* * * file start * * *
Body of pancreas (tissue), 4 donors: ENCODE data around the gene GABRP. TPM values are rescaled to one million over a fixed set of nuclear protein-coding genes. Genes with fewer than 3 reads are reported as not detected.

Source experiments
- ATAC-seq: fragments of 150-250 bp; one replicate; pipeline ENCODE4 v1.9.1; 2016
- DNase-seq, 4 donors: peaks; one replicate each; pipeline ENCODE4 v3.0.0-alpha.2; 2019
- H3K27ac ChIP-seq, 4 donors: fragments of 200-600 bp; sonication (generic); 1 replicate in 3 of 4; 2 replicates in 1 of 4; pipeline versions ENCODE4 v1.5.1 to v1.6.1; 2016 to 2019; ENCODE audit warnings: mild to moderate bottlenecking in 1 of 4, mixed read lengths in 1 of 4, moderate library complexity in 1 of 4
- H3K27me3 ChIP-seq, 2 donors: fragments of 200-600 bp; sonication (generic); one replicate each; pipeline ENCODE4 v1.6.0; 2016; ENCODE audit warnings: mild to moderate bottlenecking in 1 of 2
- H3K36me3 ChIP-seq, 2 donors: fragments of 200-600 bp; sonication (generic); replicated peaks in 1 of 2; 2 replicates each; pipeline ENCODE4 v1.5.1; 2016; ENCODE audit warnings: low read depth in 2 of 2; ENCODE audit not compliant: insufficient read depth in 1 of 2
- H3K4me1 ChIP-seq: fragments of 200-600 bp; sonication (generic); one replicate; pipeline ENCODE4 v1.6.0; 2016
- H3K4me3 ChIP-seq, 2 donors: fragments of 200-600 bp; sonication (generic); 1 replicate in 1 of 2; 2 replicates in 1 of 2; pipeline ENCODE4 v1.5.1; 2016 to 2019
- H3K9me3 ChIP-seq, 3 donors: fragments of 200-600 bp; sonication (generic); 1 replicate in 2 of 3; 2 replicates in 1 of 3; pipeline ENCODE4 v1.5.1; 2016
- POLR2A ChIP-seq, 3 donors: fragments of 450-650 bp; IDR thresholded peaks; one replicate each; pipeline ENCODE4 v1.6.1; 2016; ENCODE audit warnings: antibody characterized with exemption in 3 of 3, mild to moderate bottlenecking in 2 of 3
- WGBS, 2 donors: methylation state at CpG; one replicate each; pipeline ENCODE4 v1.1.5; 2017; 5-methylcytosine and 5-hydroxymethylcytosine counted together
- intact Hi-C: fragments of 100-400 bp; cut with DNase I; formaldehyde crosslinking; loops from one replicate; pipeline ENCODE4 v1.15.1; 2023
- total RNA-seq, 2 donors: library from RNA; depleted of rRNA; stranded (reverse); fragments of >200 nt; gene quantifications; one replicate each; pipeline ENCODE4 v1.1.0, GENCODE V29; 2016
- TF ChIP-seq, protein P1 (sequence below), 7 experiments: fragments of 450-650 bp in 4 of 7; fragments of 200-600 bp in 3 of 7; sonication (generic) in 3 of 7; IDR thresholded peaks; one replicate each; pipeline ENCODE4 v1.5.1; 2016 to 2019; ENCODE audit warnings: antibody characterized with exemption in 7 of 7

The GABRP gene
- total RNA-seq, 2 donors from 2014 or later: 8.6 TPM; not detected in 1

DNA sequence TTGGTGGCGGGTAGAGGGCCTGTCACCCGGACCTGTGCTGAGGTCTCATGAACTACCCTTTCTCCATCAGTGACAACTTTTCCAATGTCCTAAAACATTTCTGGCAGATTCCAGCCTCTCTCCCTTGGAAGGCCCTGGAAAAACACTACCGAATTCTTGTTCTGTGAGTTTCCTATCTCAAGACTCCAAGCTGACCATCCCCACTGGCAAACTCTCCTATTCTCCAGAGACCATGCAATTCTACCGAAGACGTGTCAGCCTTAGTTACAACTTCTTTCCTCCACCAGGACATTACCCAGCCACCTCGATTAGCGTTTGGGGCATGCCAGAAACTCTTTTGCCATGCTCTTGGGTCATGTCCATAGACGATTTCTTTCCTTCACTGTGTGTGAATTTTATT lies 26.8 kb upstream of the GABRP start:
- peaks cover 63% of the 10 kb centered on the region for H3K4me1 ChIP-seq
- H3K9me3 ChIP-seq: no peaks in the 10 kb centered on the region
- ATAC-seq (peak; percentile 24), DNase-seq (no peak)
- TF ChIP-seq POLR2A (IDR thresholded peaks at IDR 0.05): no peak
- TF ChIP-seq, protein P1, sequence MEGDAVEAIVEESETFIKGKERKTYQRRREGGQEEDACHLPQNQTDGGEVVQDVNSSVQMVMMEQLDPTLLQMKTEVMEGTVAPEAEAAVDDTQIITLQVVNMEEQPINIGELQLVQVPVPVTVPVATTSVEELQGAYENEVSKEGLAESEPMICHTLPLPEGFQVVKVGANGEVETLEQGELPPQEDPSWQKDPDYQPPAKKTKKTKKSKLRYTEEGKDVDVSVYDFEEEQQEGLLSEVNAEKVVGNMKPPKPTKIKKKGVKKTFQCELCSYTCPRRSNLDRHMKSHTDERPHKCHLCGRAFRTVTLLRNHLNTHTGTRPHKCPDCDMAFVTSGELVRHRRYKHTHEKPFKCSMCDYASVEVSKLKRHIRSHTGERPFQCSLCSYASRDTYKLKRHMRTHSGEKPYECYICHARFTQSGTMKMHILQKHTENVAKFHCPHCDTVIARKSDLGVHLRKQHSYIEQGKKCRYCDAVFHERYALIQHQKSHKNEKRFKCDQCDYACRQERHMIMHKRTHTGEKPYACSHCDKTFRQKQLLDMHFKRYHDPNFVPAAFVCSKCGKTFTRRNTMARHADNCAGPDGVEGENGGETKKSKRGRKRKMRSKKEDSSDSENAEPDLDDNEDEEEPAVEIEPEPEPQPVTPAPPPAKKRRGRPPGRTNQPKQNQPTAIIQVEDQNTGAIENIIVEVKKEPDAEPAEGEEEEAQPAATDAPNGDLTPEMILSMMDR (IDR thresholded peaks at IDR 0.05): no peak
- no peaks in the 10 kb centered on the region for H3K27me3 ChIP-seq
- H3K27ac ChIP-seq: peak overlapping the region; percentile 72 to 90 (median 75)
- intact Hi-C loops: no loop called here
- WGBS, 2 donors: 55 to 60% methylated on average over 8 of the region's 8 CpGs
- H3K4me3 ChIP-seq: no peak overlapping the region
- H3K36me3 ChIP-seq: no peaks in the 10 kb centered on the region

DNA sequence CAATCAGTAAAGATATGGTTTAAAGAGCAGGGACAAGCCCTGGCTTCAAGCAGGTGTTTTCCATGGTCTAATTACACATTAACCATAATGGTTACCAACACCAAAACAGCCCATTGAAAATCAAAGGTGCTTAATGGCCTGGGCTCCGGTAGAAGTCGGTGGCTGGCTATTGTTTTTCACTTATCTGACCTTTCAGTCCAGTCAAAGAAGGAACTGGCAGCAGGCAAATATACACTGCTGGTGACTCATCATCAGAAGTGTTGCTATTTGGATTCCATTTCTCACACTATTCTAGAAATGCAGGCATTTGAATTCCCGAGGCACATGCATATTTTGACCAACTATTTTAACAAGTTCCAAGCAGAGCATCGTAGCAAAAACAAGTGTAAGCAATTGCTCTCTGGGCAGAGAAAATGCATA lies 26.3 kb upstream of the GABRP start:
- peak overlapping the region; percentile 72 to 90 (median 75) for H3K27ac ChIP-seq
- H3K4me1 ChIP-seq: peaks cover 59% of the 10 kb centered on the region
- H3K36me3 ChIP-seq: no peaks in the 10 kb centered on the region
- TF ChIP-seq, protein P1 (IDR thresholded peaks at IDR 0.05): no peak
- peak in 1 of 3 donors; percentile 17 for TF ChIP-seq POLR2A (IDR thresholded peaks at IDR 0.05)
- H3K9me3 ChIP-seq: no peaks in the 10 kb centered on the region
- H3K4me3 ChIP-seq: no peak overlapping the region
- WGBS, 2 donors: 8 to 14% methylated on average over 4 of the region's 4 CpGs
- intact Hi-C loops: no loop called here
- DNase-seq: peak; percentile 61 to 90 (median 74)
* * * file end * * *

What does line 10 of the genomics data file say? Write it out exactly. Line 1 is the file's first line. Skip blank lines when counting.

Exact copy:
- H3K9me3 ChIP-seq, 3 donors: fragments of 200-600 bp; sonication (generic); 1 replicate in 2 of 3; 2 replicates in 1 of 3; pipeline ENCODE4 v1.5.1; 2016